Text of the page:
The CT scanner is typically a large, box-like machine with a hole, or short tunnel, in the center. You will lie on a narrow examination table that slides into and out of this tunnel. Rotating around you, the x-ray tube and electronic x-ray detectors are located opposite each other in a ring, called a gantry. The computer workstation that processes the imaging information is located in a separate control room, where the technologist operates the scanner and monitors your examination in direct visual contact and usually with the ability to hear and talk to you with the use of a speaker and microphone.

Fluoroscopy

The equipment typically used for this examination consists of a radiographic table, one or two x-ray tubes and a television-like monitor that is located in the examining room. Fluoroscopy, which converts x-rays into video images, is used to watch and guide progress of the procedure. The video is produced by the x-ray machine and a detector that is suspended over a table on which the patient lies.

Ultrasound

Ultrasound scanners consist of a console containing a computer and electronics, a video display screen and a transducer that is used to do the scanning. The transducer is a small hand-held device that resembles a microphone, attached to the scanner by a cord. The transducer sends out inaudible high frequency sound waves into the body and then listens for the returning echoes from the tissues in the body. The principles are similar to sonar used by boats and submarines.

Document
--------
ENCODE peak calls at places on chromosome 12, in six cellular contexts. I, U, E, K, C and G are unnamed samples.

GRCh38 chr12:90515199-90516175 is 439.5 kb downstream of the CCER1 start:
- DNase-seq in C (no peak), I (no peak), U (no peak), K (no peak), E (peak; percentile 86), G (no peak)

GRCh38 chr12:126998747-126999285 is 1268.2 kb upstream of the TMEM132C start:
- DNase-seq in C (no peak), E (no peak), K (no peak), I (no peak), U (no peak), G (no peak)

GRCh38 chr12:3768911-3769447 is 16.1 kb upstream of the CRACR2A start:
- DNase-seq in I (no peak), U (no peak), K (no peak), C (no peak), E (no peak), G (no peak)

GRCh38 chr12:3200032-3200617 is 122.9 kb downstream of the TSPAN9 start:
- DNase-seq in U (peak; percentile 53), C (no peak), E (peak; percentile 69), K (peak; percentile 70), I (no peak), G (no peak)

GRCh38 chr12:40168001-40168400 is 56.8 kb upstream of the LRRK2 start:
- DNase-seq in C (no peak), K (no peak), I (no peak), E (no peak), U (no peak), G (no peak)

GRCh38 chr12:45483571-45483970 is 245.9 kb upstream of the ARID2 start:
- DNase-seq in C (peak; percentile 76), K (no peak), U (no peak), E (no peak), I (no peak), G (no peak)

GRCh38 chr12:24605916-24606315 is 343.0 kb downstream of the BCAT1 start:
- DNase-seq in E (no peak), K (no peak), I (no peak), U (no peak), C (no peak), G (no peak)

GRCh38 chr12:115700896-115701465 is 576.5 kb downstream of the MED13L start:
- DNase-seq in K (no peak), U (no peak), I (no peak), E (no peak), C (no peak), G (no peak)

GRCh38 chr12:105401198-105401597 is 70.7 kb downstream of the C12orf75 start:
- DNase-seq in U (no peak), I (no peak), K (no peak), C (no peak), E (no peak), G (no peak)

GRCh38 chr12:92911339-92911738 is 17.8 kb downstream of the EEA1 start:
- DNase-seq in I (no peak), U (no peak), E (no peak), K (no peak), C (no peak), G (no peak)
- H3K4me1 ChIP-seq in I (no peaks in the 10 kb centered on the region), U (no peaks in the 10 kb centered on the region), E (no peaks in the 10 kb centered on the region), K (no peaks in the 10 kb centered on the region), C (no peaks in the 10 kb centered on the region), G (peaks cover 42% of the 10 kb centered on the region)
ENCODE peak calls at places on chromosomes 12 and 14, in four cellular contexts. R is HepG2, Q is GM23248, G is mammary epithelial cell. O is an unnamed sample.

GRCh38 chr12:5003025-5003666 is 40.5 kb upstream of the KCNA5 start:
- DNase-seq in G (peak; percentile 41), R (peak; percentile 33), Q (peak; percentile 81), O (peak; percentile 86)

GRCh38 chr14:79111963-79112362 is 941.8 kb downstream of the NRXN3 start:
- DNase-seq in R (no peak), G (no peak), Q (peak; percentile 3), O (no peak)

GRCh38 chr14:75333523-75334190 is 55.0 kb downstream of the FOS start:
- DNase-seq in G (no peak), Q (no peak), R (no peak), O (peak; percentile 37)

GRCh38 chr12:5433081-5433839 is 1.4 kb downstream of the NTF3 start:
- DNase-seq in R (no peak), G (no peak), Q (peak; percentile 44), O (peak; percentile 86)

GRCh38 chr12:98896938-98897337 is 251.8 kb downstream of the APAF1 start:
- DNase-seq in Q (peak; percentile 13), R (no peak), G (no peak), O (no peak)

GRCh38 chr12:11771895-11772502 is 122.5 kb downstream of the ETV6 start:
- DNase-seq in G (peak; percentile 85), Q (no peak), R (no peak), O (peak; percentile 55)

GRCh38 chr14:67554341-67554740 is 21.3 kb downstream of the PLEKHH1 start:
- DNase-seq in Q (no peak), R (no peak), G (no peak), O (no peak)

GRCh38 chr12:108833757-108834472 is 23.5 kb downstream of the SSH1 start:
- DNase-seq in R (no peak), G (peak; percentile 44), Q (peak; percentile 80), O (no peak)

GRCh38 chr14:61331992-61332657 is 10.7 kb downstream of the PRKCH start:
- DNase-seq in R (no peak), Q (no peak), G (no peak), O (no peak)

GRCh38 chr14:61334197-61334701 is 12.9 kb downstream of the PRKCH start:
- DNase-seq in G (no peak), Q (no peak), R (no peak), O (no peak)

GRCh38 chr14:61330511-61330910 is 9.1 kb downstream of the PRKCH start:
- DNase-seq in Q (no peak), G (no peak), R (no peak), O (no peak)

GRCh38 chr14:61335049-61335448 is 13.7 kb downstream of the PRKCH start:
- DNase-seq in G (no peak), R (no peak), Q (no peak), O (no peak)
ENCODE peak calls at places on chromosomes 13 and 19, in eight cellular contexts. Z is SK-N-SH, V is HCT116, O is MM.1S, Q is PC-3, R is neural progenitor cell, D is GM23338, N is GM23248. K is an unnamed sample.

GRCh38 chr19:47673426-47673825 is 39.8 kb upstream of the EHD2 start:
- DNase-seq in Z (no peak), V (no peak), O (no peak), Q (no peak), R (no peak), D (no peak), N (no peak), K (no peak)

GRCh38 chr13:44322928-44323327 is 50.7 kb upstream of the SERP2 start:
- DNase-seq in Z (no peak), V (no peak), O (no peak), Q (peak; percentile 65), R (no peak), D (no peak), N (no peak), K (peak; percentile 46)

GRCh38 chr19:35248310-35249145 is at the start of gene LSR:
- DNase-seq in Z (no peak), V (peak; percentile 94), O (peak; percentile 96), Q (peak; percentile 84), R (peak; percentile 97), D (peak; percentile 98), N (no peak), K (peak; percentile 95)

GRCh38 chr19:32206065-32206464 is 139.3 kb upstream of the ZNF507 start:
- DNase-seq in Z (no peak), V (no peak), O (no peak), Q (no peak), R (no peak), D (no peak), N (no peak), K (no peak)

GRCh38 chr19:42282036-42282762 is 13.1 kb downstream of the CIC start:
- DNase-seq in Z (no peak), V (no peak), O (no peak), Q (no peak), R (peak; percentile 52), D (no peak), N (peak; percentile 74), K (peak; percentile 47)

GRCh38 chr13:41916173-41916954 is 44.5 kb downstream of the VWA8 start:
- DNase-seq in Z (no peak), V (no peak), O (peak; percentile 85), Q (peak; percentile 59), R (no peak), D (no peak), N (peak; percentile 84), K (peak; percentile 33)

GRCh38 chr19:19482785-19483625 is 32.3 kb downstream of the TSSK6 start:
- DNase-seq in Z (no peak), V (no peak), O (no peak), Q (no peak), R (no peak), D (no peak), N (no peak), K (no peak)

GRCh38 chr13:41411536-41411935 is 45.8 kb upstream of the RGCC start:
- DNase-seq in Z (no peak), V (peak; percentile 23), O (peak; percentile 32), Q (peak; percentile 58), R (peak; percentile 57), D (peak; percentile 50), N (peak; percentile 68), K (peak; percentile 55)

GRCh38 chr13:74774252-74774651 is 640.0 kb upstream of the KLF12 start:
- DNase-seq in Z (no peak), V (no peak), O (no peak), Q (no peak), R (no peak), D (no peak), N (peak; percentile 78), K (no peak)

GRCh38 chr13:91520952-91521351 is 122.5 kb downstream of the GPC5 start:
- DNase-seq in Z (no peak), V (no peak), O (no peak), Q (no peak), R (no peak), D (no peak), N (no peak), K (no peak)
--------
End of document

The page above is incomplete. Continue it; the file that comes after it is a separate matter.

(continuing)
The ultrasound image is immediately visible on a video display screen that looks like a computer or television monitor. The image is created based on the amplitude (loudness), frequency (pitch) and time it takes for the ultrasound signal to return from the area of the patient being examined to the transducer (the device used to examine the patient), as well as the type of body structure and composition of body tissue through which the sound travels. A small amount of gel is put on the skin to allow the sound waves to travel back and forth from the transducer.